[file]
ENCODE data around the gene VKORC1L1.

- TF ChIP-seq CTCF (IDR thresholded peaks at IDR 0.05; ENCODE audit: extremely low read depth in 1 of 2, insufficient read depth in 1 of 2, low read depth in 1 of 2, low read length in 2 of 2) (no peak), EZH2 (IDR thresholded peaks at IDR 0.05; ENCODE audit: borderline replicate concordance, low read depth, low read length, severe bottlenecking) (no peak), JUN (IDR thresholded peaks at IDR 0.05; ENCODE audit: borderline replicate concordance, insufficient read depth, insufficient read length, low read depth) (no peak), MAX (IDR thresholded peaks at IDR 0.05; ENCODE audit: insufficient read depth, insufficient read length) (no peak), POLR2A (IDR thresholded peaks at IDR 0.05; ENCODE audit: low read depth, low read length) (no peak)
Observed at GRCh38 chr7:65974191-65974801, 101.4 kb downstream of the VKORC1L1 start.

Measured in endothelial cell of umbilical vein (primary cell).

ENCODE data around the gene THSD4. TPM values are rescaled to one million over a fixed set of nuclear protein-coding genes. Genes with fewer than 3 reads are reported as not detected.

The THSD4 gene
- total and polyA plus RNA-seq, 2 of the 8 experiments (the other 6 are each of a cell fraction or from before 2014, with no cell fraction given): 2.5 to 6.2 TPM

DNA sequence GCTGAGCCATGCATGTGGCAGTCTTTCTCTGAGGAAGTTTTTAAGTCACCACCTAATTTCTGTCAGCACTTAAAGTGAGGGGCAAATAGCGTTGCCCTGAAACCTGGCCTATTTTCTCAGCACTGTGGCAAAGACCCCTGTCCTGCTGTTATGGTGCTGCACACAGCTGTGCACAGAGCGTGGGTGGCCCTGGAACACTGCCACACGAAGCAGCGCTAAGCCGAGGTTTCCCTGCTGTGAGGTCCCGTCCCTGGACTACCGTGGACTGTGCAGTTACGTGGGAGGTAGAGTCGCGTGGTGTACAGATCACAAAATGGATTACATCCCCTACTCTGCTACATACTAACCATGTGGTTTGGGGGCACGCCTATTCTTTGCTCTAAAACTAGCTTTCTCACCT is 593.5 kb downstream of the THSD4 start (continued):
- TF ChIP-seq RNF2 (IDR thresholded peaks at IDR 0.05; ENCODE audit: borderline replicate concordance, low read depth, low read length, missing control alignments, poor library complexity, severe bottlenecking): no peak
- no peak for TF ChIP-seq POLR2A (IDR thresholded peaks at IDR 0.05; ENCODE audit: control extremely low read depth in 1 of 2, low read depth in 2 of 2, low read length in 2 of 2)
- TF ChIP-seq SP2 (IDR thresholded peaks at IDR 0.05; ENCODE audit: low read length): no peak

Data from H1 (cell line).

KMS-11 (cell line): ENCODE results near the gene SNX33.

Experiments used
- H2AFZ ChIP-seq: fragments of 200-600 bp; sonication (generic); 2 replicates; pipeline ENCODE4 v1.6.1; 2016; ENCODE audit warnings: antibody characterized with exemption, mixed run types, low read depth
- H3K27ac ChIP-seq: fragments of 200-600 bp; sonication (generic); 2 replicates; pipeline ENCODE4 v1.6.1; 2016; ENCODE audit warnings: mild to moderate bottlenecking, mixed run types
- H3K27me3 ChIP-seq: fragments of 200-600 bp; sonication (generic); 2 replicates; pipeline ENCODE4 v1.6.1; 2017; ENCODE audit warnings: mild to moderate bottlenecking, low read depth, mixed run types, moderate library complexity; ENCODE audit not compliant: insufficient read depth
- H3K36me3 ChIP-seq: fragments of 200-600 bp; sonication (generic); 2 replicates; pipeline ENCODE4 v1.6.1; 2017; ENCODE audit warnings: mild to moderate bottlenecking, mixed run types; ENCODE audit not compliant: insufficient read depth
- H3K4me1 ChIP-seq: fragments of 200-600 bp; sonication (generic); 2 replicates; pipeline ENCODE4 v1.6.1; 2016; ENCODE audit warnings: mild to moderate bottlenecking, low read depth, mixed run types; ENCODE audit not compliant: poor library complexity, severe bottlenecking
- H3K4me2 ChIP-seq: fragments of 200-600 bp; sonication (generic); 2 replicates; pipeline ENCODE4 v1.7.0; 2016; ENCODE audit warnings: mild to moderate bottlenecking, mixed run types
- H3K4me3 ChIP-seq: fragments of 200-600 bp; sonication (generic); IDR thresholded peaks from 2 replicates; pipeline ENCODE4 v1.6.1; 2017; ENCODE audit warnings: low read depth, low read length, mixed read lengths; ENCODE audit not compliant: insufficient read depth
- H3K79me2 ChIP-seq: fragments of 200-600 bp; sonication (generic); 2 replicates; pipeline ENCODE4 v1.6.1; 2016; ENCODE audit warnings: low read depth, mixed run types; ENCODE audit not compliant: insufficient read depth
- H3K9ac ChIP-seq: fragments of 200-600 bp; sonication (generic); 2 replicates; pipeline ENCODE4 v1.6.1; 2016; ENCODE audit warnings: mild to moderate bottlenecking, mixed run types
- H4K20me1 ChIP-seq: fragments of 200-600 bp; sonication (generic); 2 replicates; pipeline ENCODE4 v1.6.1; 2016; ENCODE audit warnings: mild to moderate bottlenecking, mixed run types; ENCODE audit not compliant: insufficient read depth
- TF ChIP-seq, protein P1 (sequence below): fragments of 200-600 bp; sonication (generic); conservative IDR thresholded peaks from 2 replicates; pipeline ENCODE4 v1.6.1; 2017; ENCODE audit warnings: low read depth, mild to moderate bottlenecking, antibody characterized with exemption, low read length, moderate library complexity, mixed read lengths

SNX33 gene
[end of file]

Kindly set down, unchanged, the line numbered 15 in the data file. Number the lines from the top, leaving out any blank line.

- H2AFZ ChIP-seq: fragments of 200-600 bp; sonication (generic); 2 replicates; pipeline ENCODE4 v1.6.1; 2016; ENCODE audit warnings: antibody characterized with exemption, mixed run types, low read depth